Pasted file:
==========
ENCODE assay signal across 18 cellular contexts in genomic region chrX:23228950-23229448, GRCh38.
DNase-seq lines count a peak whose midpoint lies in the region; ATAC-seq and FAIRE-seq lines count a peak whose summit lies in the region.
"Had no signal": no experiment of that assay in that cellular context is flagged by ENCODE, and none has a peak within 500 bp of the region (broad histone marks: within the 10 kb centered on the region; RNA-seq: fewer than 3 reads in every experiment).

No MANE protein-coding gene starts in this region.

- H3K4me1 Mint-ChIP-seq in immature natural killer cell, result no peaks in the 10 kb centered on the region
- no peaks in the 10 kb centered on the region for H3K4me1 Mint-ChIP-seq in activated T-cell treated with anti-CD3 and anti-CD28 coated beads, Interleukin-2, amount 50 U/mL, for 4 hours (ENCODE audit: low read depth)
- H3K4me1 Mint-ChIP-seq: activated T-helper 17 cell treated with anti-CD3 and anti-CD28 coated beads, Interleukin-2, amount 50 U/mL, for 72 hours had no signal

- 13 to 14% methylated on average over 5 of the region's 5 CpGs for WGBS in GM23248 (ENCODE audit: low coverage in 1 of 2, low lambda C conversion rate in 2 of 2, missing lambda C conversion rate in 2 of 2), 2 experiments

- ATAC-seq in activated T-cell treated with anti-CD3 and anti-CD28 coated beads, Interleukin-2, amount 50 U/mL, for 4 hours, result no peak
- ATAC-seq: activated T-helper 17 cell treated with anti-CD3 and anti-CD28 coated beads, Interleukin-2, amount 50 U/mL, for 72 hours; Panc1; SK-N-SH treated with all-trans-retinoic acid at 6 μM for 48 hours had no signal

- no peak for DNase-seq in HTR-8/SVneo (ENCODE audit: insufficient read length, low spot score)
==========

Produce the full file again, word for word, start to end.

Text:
ENCODE assay signal across 18 cellular contexts in genomic region chrX:23228950-23229448, GRCh38.
DNase-seq lines count a peak whose midpoint lies in the region; ATAC-seq and FAIRE-seq lines count a peak whose summit lies in the region.
"Had no signal": no experiment of that assay in that cellular context is flagged by ENCODE, and none has a peak within 500 bp of the region (broad histone marks: within the 10 kb centered on the region; RNA-seq: fewer than 3 reads in every experiment).

No MANE protein-coding gene starts in this region.

- H3K4me1 Mint-ChIP-seq in immature natural killer cell, result no peaks in the 10 kb centered on the region
- no peaks in the 10 kb centered on the region for H3K4me1 Mint-ChIP-seq in activated T-cell treated with anti-CD3 and anti-CD28 coated beads, Interleukin-2, amount 50 U/mL, for 4 hours (ENCODE audit: low read depth)
- H3K4me1 Mint-ChIP-seq: activated T-helper 17 cell treated with anti-CD3 and anti-CD28 coated beads, Interleukin-2, amount 50 U/mL, for 72 hours had no signal

- 13 to 14% methylated on average over 5 of the region's 5 CpGs for WGBS in GM23248 (ENCODE audit: low coverage in 1 of 2, low lambda C conversion rate in 2 of 2, missing lambda C conversion rate in 2 of 2), 2 experiments

- ATAC-seq in activated T-cell treated with anti-CD3 and anti-CD28 coated beads, Interleukin-2, amount 50 U/mL, for 4 hours, result no peak
- ATAC-seq: activated T-helper 17 cell treated with anti-CD3 and anti-CD28 coated beads, Interleukin-2, amount 50 U/mL, for 72 hours; Panc1; SK-N-SH treated with all-trans-retinoic acid at 6 μM for 48 hours had no signal

- no peak for DNase-seq in HTR-8/SVneo (ENCODE audit: insufficient read length, low spot score)